In 1485, Henry VII became the first Tudor king of England. His victory owed much to his mother, Lady Margaret Beaufort. Over decades and across countries, Margaret had schemed to install her son on the throne and end the War of the Roses. Margaret’s extraordinarily close relationship with Henry, coupled with her role in political and ceremonial affairs, ensured that she was treated — and behaved — as a queen in all but name. Against a lavish backdrop of pageantry and ambition, court intrigue and war, historian Nicola Tallis illuminates how a dynamic, brilliant woman orchestrated the rise of the Tudors.
My thoughts on Uncrowned Queen…
I’ve read a lot of books about the Tudors. I’ve never read one about Margaret Beaufort, mother of Henry VII and grandmother of Henry VIII. As a result, I knew very little about her before picking up Uncrowned Queen. What do I now know? That she was a pretty incredible woman.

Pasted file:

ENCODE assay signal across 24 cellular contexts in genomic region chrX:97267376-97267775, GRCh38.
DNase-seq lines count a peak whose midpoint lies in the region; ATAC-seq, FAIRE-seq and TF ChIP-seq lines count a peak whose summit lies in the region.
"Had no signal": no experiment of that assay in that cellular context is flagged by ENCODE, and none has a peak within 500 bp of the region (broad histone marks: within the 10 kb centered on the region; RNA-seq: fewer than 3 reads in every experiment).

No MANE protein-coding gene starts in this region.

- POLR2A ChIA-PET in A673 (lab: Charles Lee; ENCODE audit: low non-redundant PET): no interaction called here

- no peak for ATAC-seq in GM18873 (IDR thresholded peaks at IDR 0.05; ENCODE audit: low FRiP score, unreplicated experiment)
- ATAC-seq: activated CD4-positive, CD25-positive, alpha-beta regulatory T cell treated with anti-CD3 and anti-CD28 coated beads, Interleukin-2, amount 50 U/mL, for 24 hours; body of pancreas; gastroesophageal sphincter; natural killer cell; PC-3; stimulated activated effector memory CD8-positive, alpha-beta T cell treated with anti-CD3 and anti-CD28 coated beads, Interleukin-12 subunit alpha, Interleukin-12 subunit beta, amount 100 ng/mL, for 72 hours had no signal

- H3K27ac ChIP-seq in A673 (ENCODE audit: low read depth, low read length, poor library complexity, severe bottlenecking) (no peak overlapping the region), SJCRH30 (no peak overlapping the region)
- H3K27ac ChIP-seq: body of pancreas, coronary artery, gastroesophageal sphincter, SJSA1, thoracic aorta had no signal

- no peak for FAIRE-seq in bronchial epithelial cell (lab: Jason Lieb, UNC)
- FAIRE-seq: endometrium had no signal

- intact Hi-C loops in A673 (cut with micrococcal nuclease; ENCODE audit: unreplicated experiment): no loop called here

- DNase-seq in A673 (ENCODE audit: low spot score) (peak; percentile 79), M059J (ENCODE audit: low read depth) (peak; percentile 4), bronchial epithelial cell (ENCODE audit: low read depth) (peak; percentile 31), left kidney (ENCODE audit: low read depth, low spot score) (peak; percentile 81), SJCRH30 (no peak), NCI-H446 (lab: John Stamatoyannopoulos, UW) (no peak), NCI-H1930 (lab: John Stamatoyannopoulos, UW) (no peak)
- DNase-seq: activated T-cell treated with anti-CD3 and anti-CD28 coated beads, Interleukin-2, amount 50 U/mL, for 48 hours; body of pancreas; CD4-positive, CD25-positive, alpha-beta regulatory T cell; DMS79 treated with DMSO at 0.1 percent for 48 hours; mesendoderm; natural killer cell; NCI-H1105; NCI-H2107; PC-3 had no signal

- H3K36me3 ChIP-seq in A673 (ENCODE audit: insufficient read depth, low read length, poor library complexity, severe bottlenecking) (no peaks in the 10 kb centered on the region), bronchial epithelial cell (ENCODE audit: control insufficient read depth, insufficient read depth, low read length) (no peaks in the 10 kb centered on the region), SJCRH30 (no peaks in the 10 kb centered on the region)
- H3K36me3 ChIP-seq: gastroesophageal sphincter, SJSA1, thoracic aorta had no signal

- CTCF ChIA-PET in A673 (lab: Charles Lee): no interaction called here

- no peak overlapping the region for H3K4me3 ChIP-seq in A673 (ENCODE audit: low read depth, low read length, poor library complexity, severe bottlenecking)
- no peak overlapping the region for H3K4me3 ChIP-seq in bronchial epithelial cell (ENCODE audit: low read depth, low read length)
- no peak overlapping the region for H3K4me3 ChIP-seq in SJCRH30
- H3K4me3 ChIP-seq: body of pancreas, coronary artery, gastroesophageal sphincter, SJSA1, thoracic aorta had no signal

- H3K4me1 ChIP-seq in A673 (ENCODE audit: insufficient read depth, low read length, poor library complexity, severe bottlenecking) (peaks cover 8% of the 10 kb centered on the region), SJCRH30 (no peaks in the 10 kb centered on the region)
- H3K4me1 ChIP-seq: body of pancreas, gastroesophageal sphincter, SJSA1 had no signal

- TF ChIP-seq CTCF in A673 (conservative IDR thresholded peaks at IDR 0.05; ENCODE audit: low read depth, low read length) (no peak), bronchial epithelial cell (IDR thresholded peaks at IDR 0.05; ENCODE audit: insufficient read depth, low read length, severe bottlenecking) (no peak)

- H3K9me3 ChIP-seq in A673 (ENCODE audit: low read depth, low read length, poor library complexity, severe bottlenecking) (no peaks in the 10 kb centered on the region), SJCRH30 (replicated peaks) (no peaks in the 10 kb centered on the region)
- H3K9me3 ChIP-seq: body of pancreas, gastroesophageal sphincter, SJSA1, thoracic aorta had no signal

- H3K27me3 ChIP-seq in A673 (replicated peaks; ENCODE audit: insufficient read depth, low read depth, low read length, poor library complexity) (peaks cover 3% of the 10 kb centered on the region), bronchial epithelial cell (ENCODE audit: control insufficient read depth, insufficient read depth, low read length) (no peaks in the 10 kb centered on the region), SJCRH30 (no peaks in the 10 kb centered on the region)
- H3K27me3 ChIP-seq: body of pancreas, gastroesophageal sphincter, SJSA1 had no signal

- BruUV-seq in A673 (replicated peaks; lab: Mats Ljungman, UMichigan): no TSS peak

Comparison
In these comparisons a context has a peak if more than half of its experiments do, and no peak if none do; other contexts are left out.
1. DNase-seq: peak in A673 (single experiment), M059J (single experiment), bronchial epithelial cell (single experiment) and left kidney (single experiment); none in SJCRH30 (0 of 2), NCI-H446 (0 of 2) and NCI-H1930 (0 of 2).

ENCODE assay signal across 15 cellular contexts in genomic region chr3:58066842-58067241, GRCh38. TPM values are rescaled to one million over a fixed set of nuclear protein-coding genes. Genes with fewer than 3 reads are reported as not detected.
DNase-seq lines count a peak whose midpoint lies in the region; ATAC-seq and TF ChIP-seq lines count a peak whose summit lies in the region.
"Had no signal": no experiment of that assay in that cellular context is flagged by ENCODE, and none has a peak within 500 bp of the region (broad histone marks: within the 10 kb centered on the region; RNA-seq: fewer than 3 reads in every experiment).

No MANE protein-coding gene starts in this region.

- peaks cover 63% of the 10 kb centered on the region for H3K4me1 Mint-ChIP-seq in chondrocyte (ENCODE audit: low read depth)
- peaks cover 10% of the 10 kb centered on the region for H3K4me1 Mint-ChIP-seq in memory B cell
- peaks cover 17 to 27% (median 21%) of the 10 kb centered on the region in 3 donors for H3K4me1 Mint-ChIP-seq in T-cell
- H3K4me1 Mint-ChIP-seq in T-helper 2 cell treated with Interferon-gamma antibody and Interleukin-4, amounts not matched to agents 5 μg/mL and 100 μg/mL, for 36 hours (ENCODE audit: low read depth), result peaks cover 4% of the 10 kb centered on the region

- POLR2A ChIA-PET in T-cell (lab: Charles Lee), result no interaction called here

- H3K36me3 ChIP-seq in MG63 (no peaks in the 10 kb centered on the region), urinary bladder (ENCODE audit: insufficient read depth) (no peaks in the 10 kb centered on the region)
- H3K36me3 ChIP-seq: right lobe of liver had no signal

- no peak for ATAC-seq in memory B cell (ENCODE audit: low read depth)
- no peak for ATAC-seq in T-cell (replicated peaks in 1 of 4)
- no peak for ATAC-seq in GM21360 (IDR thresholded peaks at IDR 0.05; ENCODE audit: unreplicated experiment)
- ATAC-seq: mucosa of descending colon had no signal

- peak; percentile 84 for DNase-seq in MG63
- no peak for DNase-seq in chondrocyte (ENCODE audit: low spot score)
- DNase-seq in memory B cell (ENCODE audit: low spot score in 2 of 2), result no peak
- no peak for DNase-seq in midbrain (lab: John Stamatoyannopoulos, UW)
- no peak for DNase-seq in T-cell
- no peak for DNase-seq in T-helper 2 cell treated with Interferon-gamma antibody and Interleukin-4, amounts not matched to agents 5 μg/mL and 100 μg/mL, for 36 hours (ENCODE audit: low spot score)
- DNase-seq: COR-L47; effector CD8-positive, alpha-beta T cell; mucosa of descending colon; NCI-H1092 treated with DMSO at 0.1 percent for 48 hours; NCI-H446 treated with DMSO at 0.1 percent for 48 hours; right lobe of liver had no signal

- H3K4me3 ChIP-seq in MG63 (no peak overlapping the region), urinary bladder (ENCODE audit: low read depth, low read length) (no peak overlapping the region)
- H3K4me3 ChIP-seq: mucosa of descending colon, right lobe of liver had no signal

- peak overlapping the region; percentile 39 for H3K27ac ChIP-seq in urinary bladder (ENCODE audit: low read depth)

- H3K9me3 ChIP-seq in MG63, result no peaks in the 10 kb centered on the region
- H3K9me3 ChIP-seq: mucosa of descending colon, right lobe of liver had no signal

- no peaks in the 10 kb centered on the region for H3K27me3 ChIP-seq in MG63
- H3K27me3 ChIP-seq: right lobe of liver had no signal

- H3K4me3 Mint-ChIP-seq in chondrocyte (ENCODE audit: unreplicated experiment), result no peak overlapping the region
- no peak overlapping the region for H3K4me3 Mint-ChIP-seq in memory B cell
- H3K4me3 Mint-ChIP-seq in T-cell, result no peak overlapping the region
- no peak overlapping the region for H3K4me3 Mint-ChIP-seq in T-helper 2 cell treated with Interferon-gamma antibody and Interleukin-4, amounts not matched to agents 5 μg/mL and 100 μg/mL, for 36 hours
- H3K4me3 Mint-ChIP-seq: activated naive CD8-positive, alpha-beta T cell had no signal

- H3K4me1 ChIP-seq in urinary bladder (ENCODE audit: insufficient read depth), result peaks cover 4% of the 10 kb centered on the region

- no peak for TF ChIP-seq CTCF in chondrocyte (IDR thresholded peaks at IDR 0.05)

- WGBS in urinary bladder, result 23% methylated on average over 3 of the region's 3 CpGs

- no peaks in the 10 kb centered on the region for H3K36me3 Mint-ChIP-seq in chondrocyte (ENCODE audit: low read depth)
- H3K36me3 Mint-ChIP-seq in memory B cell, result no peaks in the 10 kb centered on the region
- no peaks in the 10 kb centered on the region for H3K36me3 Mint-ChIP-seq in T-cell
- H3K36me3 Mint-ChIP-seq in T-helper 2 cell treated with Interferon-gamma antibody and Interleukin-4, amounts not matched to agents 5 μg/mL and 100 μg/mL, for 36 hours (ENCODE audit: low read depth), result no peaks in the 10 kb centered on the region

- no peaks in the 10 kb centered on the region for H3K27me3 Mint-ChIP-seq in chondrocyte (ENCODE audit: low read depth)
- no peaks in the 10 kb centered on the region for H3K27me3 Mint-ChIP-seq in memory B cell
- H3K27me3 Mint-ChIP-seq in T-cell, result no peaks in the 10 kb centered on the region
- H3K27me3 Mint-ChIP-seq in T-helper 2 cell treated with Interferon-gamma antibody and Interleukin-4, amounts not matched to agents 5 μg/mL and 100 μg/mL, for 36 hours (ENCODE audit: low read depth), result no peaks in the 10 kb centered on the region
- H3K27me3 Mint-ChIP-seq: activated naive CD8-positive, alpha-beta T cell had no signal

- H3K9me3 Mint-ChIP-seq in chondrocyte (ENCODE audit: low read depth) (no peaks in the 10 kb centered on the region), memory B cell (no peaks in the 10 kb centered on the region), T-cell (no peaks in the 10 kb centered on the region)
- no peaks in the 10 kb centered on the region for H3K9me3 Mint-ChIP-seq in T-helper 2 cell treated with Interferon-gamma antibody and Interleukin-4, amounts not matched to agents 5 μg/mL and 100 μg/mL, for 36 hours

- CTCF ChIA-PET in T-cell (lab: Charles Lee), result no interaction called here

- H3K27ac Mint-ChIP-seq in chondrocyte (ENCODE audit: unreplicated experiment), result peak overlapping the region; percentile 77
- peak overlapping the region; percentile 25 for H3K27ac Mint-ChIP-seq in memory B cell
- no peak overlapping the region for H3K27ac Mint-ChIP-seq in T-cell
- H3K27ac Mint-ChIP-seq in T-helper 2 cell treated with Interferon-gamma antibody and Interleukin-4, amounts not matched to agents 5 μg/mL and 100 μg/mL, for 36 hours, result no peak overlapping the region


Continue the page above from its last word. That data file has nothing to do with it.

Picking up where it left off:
Married and a mother at the age of 13, her husband – and the father of Henry VII – died before she gave birth. Alone, and with a baby to take care of, she quickly found a new husband, choosing one who could protect her and her small family. Her choice was a smart one, a reflection of most of the decisions she made in her long life.
In many ways, Margaret was bound by the social rules of the time. What I found fascinating is how she worked within those rules to protect her only son and her own fortune at a time of huge political unrest (a large part of her story takes place during the War of the Roses). She walked a fine line that many other women of her era weren’t able to.
It’s obvious reading Uncrowned Queen that Nicola Tallis loves her subject. There is a warmth to her writing and the way she describes Margaret that makes me want to love her too. For the most part, I did. For me, a little more of Margaret’s own voice would have helped turn this from a really good book into a great one.
Saying that, I recognise that given how long ago this was, and the fact Margaret was a woman means there isn’t necessarily much of her own voice left; much of what we are told is through the eyes of others. I am forgiving of this personal ‘niggle’ then. It probably won’t bother other people, who I hope really enjoy this journey into the life of a fascinating and strong woman.